AUCKLAND: Mal Meninga knows there is a suspicion that Australia are finally vulnerable as they begin life without the Big Four.
"People think that, but we don't,'' Meninga told the Herald as his Kangaroos prepare to run out on Saturday evening without Cameron Smith, Cooper Cronk, Billy Slater and Johnathan Thurston for the first time since their retirements.
The mass exit of the future Immortals with a combined 162 Tests worth of experience can be likened to the Australian cricket Test team, which farewelled champions Shane Warne, Justin Langer and Glenn McGrath at the same time more than a decade ago.
New blood: Roosters five-eighth Luke Keary will steer the Kangaroos around on his Test debut.Credit:NRL Photos
As experienced Kiwis forward Adam Blair said this week: "The Australian team are just as good and full of young and exciting players, and that's their future, but if there's any time [to meet them], I guess there's no time like the present.''
Cronk and Smith will punch out one more season in clubland – there is no doubt about Smith extending his time and possibly reaching 400 NRL games with the Storm – while Slater and Thurston are into their retirements.
Some inside the Kangaroos camp this week have already noticed the changes without Smith, who had such a presence on and off the field. Meninga said it was sad for the game to see the back of such players, but there was also a sense of excitement about the new direction and style of play the Kangaroos will embrace.
Fans will get a glimpse of that new brand, which will focus largely on the running games of debutant hooker Damien Cook and fullback James Tedesco, when one of the youngest Kangaroos teams Meninga has been involved with tackles New Zealand at Mt Smart Stadium, followed by the highly-anticipated historic Tongan Test seven days later at the same Auckland venue.
"Our expectations remain the same, it's the Kangaroos jersey and you're playing for your country,' Meninga said. "I've been around long enough to understand the greats of the game do retire or move on, and that enables someone else else to take spot.
"You can never replace those guys, but you bring in guys with different talents. I think you'll see a different way the Kangaroos will play. You win games on attitude and character and defence, so we'll come ready to put desired effort in there and build off that.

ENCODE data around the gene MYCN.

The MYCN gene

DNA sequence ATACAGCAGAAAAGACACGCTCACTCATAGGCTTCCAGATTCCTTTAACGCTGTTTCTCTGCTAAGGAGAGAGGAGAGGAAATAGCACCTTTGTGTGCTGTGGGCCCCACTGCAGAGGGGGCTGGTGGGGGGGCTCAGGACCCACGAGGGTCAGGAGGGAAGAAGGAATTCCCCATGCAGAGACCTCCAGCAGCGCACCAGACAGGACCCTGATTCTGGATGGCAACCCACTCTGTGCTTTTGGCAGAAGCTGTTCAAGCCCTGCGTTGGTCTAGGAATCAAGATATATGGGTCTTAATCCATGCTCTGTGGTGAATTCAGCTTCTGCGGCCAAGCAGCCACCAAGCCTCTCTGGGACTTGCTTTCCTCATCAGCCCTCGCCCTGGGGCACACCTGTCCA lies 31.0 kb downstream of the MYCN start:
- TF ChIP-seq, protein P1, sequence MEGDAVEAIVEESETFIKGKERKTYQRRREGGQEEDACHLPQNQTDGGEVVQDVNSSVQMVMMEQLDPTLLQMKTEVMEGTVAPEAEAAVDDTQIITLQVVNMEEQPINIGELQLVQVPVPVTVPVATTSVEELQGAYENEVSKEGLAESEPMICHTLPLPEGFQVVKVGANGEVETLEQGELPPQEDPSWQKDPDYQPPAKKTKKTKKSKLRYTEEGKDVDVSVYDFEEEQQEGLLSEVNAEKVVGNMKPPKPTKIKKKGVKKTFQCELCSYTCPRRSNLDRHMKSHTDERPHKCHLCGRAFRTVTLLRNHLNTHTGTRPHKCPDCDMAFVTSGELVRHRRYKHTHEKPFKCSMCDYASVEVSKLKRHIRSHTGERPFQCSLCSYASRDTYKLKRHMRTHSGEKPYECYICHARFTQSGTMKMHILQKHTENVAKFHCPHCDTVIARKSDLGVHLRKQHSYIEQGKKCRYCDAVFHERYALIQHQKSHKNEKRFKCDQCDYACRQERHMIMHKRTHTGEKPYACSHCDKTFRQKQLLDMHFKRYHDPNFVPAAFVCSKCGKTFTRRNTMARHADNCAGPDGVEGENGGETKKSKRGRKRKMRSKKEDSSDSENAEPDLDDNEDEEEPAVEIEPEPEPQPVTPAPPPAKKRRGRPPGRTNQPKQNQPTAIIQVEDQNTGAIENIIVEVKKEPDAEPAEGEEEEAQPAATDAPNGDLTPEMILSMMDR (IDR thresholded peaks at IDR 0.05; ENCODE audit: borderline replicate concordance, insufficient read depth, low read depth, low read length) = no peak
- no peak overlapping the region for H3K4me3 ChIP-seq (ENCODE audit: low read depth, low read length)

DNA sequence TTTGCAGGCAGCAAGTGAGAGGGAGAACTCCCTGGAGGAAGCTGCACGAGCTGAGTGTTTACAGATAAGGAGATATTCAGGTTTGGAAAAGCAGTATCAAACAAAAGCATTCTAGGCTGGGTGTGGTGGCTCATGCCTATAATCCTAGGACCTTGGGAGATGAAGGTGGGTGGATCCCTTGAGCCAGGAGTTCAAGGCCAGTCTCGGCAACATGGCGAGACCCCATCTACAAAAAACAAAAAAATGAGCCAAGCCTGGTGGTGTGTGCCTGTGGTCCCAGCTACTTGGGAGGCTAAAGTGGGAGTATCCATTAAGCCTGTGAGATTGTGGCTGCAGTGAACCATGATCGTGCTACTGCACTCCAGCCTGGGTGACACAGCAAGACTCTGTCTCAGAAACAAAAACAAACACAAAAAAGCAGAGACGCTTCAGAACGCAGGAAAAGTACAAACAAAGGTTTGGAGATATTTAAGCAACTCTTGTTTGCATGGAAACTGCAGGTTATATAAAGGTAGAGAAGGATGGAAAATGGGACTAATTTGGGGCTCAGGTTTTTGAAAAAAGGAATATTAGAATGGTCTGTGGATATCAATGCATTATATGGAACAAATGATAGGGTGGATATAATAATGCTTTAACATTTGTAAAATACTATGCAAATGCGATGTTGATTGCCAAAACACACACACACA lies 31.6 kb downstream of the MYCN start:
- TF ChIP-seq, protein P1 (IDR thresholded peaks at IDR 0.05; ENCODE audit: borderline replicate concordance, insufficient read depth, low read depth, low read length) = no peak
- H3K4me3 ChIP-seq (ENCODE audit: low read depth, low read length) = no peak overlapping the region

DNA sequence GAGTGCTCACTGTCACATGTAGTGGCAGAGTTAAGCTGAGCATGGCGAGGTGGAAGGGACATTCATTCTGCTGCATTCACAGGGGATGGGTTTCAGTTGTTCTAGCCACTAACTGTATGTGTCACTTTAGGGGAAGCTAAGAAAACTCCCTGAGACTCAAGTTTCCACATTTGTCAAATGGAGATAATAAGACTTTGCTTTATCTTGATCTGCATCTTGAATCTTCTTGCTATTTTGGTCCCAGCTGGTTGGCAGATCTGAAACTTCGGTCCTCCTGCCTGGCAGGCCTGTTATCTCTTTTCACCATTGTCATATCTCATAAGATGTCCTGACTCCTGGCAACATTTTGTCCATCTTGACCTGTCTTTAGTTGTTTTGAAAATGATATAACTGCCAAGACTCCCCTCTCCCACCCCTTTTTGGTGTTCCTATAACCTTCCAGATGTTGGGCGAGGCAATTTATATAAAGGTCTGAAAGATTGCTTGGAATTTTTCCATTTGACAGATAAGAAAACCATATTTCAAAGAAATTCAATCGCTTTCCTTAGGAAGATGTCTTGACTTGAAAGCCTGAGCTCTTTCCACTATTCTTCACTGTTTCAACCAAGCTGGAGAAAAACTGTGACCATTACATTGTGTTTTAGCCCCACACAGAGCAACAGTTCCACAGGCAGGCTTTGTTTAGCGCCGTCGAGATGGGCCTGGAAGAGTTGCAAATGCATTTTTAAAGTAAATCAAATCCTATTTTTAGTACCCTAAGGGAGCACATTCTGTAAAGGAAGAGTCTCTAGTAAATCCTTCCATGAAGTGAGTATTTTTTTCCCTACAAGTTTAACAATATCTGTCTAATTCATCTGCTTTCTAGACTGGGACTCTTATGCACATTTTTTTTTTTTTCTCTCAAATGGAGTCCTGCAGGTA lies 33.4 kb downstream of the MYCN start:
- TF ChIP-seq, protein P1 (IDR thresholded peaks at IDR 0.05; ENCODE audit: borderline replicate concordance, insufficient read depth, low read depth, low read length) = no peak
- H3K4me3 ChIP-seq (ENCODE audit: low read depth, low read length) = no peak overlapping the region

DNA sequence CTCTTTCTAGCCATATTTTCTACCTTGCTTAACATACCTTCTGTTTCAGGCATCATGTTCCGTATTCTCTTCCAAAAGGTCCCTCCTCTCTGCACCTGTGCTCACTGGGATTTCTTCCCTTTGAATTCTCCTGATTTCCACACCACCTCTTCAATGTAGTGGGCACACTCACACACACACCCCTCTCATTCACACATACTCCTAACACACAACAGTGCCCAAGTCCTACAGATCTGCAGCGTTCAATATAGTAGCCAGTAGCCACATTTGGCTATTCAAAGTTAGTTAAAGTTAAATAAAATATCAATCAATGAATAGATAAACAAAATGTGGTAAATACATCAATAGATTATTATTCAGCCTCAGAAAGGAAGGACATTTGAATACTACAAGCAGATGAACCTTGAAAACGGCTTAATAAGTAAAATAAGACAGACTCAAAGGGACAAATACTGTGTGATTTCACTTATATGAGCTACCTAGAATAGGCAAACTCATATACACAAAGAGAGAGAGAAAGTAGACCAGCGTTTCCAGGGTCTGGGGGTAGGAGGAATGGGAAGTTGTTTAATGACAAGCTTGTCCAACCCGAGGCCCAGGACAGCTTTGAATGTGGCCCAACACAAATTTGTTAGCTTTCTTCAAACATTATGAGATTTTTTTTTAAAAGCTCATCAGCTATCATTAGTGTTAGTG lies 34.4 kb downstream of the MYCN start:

"There have been a lot of discussions around how we want to play, we won't play the way we have been playing, we'll play to our strengths. We have a new hooker [Cook] who has definitive strengths. These guys are our best players and won't let their country down.''
While the Big Four who also enjoyed sustained success with Meninga for Queensland have had nothing to do with the current campaign, the coach was keen to see them leave a different legacy further down the track.
"I've always said I'd like them to be involved in the game in some form, be it coaching at rep level like Queensland, which John and Billy have already done, and eventually the Australian team,'' Meninga said.
"A few games and a few years down the track it [the mass exodus of experience] will be forgotten about.
"It's a young Australian side, the average age is abut 26, and this is the youngest side I've been involved with in a while. I remember the 1994 team I played in when I was about the oldest fella there.
"We don't talk about the dawn of a new era or lost players who might have been in this footy team – it's about being a Kangaroo and what's important about being a Kangaroo and the expectations of being a Kangaroo.''
While Darius Boyd and Greg Inglis, who was stood down for the two Tests because of a drink-driving and speeding charges, are also missing from the Kangaroos, the team does roll out the green and gold carpet for debutants Tedesco, Cook, Latrell Mitchell and Luke Keary.
New Zealand coach Michael Maguire knows all about Keary and won a premiership with him at Souths in 2014. But Maguire preferred to discuss the Kiwi talents, rather than who was or was no longer playing for Australia.
Blair spent six seasons playing along side Smith, Slater and Cronk at Melbourne, and said of the former: "In my opinion he's one of the best players if not the best player in the world at what he does.
"He organises the team, puts you into the right places at the right time and I don't think there's anyone in the competition who does the things he does.''
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